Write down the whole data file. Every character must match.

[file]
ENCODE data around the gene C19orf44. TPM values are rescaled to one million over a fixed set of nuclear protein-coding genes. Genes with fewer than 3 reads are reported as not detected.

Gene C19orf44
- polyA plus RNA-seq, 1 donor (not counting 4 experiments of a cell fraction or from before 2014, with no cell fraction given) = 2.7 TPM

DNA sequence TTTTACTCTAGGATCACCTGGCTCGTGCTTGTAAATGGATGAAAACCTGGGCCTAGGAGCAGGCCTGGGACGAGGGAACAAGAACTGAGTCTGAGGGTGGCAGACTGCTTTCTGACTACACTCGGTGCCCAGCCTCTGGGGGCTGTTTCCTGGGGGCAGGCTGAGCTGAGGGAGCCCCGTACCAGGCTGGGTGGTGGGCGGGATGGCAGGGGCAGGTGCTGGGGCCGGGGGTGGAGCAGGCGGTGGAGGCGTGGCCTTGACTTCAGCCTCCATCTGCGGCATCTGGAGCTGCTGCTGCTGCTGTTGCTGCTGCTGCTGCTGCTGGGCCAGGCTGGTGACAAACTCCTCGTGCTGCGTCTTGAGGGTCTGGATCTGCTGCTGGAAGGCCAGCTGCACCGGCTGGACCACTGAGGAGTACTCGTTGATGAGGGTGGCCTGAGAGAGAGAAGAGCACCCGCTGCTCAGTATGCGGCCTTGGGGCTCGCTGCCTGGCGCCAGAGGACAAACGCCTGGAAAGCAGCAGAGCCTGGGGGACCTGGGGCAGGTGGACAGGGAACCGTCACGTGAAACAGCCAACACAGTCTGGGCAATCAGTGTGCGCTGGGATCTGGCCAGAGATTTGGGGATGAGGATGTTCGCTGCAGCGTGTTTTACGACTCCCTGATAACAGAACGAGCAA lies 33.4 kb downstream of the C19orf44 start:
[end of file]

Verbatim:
ENCODE data around the gene C19orf44. TPM values are rescaled to one million over a fixed set of nuclear protein-coding genes. Genes with fewer than 3 reads are reported as not detected.

Gene C19orf44
- polyA plus RNA-seq, 1 donor (not counting 4 experiments of a cell fraction or from before 2014, with no cell fraction given) = 2.7 TPM

DNA sequence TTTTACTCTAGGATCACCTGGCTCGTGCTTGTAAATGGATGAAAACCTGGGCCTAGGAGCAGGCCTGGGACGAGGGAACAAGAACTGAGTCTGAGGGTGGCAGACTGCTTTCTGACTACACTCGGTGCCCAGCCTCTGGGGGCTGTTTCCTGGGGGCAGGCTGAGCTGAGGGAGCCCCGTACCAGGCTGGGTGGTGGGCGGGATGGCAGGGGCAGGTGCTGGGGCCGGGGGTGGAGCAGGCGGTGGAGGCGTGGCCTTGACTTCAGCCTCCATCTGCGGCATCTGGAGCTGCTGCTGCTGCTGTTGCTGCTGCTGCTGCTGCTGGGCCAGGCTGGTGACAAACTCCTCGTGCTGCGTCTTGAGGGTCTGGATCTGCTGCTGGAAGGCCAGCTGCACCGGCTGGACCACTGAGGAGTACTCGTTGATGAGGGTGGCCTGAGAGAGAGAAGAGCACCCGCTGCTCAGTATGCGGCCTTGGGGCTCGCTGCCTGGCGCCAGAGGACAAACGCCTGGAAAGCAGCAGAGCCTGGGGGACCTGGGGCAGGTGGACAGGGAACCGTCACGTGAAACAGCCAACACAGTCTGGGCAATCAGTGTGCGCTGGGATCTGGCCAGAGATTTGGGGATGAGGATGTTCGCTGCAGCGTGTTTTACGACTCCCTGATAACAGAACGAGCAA lies 33.4 kb downstream of the C19orf44 start: